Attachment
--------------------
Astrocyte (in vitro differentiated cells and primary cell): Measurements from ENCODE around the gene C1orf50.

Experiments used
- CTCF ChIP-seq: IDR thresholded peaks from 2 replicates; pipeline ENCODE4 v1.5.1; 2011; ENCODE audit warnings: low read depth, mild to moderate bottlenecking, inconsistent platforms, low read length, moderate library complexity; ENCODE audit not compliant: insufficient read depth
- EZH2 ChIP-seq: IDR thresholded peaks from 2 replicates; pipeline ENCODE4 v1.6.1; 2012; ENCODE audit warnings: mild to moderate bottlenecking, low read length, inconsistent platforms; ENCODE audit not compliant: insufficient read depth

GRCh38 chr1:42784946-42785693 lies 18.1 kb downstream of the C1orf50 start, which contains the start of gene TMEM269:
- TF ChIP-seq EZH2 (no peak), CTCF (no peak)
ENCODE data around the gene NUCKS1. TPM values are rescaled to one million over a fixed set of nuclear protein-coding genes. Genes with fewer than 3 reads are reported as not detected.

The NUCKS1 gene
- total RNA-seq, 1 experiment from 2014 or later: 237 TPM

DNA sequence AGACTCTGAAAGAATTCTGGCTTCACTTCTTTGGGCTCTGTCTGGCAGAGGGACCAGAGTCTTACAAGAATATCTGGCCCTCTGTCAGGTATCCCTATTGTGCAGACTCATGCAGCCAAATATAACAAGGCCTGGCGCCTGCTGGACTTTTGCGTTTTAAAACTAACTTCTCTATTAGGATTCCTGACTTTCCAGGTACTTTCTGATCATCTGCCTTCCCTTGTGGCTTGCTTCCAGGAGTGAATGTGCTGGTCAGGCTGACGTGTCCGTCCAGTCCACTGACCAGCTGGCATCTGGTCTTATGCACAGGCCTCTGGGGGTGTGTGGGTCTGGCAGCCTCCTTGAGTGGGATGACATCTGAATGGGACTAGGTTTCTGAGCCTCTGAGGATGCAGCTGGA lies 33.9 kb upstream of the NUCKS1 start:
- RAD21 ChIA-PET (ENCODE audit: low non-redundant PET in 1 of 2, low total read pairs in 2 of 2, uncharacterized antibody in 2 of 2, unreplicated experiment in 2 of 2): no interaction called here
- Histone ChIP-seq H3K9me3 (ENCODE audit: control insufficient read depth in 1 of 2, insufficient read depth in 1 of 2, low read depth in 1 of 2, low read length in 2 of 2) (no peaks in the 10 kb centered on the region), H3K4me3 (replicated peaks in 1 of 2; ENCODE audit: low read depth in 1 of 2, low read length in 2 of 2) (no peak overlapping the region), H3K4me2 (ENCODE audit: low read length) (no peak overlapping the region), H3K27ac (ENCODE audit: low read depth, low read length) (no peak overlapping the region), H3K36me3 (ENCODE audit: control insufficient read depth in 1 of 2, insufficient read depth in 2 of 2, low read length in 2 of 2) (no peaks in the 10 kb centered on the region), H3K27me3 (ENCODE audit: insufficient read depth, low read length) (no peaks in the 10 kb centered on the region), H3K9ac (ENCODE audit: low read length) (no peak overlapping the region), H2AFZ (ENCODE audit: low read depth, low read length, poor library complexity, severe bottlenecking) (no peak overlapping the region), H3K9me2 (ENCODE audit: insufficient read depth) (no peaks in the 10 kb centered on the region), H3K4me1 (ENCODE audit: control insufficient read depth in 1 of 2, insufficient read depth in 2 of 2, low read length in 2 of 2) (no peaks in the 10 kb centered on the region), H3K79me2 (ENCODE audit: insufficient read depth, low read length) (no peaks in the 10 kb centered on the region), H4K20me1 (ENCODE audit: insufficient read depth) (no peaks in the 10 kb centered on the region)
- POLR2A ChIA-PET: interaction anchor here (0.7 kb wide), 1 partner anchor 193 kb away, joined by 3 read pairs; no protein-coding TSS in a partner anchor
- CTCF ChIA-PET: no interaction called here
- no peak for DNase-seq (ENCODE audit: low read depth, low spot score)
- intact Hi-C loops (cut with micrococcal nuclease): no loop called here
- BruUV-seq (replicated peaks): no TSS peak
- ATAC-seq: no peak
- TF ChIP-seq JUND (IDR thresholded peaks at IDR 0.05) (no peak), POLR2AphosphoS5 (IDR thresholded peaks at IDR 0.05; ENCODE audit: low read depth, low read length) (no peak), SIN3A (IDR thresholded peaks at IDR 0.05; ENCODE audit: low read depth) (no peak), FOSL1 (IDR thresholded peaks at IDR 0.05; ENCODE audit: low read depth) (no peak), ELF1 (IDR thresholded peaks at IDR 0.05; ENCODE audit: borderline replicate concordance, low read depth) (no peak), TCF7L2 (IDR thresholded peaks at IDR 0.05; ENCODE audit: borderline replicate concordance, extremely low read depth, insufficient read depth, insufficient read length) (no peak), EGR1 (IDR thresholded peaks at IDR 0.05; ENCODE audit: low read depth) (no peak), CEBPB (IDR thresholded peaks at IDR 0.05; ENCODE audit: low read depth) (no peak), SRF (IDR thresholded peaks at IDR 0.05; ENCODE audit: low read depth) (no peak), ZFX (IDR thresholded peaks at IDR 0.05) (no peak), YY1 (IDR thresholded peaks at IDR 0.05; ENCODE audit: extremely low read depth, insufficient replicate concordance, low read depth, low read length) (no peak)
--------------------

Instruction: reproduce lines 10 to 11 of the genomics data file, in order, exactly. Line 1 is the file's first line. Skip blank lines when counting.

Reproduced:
DNA sequence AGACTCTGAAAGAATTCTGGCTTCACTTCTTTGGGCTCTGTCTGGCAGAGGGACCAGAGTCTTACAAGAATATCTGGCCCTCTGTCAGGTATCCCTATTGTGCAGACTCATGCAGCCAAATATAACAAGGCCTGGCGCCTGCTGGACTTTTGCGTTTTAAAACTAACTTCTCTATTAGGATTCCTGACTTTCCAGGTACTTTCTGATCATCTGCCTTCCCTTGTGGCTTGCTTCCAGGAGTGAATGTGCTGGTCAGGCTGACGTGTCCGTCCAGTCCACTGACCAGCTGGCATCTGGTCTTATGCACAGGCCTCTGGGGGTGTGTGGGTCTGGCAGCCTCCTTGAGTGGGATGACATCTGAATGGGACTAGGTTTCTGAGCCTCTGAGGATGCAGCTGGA lies 33.9 kb upstream of the NUCKS1 start:
- RAD21 ChIA-PET (ENCODE audit: low non-redundant PET in 1 of 2, low total read pairs in 2 of 2, uncharacterized antibody in 2 of 2, unreplicated experiment in 2 of 2): no interaction called here